Posts Tagged ‘stress’

Feeling Depressed? There’s a Dog for That

Written by Zoe Santoro on . Posted in Blog

Sometimes when you’re down, all it takes is a lick to the face or a furry cuddle to lift your spirits. But what if your stress runs deep, if you’re anxious and nervous to leave the house, and find yourself depressed or even suicidal—can a dog still help bring you back?

There are many stories about how dogs have helped individuals with depression; Julie Barton’s poignant memoir Dog Medicine is among the best-known. What’s exciting is that formal research also shows that service and companion animals are effective at treating depression and anxiety, as well as improving overall health.

It’s possible to train a dog for service certification without going through an organization, though it takes a lot of work. A well-reviewed guide like this one is a good starting place. Also, certain breeds are more commonly used for service work, but many different breeds can make wonderful therapy animals. Not sure of a dog’s breed makeup? Dog DNA tests can provide valuable insight. This test receives high marks for accuracy.

How Service Dogs Help Humans with Anxiety and Depression

Written by Zoe Santoro on . Posted in Blog

Often timThe therapeutic power of pets is well documented and having an animal can help lift your anxiety or depression. Photo courtesy of The Elizabeth Hospice.es, those with depression or anxiety avoid contact with the outside world, either out of fear or stress of what might happen.

“Anxiety and depression involve emotional turmoil and negative internal ‘self-talk,’” Dr. Katie Kangas, co-founder of the Pet Wellness Academy, explains. “These thoughts typically spiral into unrealistic negativity and this continues in a vicious cycle.”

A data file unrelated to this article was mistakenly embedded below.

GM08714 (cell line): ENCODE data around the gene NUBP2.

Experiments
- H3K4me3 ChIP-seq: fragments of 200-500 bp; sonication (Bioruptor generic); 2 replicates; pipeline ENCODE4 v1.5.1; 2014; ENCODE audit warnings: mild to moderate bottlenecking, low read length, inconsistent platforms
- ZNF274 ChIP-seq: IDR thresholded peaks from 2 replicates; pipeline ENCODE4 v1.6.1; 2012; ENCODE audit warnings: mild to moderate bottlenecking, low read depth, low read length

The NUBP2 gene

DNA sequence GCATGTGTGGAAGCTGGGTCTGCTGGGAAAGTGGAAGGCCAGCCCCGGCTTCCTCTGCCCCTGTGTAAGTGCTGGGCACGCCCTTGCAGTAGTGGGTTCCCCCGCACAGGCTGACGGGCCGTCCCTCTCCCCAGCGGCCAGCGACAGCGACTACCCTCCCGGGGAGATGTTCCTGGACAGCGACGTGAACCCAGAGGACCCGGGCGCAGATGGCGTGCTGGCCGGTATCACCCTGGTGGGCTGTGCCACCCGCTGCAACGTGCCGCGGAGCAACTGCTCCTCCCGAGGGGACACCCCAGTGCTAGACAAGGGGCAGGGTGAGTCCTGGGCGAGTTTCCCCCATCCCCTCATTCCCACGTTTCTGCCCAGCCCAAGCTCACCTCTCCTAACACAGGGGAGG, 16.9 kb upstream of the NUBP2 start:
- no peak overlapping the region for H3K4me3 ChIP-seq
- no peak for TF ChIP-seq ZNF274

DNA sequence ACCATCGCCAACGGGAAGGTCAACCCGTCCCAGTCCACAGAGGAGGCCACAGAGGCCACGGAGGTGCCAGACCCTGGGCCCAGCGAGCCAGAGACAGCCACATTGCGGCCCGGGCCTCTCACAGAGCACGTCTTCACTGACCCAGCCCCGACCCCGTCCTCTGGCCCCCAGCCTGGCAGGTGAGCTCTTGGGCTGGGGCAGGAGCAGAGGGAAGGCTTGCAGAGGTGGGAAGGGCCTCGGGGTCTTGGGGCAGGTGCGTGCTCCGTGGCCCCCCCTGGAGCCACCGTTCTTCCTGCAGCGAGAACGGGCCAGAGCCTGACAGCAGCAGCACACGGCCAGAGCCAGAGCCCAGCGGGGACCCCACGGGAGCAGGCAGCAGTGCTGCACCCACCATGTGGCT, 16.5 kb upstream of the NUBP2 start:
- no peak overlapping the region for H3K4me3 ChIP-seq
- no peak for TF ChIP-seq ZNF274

Dogs help break that cycle by providing comforting companionship and a sense of purpose for their owners.

THERAPY DOGS MUST WEAR SPECIAL HARNESSES.

Dr. Kangas and Certified Behaviorist Colleen Demling weigh in on some of the other ways dogs can help those suffering from depression:

  • Responsibility for their well-being. “A dog needs to be fed, needs to be walked, and needs to be pet, so on days when a person feels least motivated, a thump of a happy tail motivates a person to get back to living,” Demling says.
  • Unconditional love. “This 100% acceptance without judgment when a person is depressed, anxious, lonely, wearing the same clothes as yesterday and can’t get out of bed helps people feel like they have a true friend during their difficulties,” Demling says.
  • Recognize signs of a panic attack. “The mere presence or non-reaction to a stimulus of a trusted companion often calms an attack,” Demling explains. “Dogs can also be trained to use passive methods to block strangers from approaching their handler unexpectedly.”
  • Staying connected. “In today’s society, with the advance of internet and technological connection, we are losing real interpersonal connection, and that is contributing to more emotional problems and disorders,” Dr. Kangas explains. “Love and connection does exist in the world, and animals are a great resource to find this within one’s life.”